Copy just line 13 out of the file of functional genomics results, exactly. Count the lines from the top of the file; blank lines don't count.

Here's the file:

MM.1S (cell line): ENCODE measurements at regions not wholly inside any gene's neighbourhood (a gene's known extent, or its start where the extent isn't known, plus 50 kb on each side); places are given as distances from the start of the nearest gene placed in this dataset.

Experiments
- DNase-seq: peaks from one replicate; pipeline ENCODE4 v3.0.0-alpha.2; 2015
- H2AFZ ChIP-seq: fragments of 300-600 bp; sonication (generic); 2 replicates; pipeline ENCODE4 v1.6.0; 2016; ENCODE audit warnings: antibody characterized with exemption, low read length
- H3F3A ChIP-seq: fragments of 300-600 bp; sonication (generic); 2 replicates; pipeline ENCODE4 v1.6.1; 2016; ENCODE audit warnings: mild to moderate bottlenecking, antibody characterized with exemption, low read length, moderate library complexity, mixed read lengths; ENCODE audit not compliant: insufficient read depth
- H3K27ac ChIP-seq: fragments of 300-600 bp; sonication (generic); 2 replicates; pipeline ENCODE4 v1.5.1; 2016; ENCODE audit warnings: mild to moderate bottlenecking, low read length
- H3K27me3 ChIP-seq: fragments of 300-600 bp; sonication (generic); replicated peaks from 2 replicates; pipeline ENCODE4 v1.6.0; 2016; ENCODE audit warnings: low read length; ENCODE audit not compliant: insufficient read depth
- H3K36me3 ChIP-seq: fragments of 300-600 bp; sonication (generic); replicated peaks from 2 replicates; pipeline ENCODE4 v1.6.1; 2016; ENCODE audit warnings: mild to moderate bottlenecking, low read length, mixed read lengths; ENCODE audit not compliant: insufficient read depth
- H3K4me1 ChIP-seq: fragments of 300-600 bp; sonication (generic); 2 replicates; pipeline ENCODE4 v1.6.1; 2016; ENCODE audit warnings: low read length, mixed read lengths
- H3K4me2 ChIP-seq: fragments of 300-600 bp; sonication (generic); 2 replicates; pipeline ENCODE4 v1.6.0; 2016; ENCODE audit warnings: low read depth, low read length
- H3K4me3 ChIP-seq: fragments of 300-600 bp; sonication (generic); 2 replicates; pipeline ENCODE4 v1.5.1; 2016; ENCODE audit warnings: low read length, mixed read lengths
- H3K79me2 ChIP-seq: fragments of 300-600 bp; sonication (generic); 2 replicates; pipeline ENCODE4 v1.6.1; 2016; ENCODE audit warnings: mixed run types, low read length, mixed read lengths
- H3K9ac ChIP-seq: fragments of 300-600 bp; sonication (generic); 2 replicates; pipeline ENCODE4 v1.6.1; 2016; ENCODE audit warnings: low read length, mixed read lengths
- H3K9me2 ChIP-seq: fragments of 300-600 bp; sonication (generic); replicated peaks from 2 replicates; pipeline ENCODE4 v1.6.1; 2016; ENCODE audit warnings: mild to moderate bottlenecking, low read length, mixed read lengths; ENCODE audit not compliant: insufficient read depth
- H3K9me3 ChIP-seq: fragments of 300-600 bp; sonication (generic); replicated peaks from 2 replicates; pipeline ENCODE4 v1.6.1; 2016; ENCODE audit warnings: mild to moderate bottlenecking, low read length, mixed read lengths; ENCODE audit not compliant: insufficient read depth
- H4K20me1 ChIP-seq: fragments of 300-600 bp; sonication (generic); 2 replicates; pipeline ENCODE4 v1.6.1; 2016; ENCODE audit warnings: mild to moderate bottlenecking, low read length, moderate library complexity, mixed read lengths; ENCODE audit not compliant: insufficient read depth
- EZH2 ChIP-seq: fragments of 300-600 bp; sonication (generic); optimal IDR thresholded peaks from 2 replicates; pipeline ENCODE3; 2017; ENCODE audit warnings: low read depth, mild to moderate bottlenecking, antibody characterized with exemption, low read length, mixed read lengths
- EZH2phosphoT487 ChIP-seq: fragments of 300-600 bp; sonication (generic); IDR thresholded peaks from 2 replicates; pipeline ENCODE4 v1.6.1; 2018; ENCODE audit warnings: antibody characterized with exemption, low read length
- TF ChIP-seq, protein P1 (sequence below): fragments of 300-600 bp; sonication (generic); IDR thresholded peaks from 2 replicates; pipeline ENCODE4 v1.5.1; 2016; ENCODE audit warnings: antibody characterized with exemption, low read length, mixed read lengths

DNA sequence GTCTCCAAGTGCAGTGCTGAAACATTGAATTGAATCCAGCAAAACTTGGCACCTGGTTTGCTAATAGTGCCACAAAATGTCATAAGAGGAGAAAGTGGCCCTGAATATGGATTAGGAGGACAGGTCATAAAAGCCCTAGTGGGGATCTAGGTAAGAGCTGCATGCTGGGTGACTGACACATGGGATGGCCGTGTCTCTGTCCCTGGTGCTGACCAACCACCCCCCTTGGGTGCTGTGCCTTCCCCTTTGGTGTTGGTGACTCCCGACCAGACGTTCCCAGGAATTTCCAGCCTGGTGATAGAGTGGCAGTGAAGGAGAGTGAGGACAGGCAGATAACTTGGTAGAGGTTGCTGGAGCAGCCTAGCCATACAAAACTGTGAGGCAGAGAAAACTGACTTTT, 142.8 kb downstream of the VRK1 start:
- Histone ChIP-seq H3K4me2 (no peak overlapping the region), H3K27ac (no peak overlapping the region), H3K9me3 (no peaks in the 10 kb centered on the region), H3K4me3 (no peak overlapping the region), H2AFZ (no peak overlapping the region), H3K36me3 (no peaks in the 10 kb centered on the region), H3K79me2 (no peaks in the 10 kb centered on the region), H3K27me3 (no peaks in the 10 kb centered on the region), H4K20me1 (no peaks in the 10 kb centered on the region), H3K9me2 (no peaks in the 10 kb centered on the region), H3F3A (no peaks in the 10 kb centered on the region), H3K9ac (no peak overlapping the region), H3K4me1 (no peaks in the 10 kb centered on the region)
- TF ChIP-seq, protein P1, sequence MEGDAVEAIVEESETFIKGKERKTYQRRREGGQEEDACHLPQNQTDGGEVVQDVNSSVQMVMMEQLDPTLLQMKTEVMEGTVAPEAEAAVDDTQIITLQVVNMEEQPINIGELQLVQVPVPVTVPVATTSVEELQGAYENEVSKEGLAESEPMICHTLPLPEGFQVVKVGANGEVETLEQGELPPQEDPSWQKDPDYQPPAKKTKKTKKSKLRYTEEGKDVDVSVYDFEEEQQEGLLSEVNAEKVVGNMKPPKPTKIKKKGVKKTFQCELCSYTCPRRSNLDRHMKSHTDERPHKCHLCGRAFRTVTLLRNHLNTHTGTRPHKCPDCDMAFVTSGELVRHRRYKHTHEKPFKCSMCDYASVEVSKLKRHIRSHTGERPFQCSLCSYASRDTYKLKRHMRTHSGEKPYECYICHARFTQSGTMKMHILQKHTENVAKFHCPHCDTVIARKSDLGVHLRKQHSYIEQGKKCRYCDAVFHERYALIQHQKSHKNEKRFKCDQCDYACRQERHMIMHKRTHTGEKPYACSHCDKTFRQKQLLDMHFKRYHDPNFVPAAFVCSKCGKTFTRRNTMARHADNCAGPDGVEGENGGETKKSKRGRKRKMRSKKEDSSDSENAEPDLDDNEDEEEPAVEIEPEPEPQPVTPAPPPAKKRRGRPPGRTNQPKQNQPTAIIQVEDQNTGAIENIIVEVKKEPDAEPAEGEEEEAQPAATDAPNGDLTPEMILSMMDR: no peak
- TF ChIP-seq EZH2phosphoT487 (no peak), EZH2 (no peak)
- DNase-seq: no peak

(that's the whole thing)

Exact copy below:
- H3K9ac ChIP-seq: fragments of 300-600 bp; sonication (generic); 2 replicates; pipeline ENCODE4 v1.6.1; 2016; ENCODE audit warnings: low read length, mixed read lengths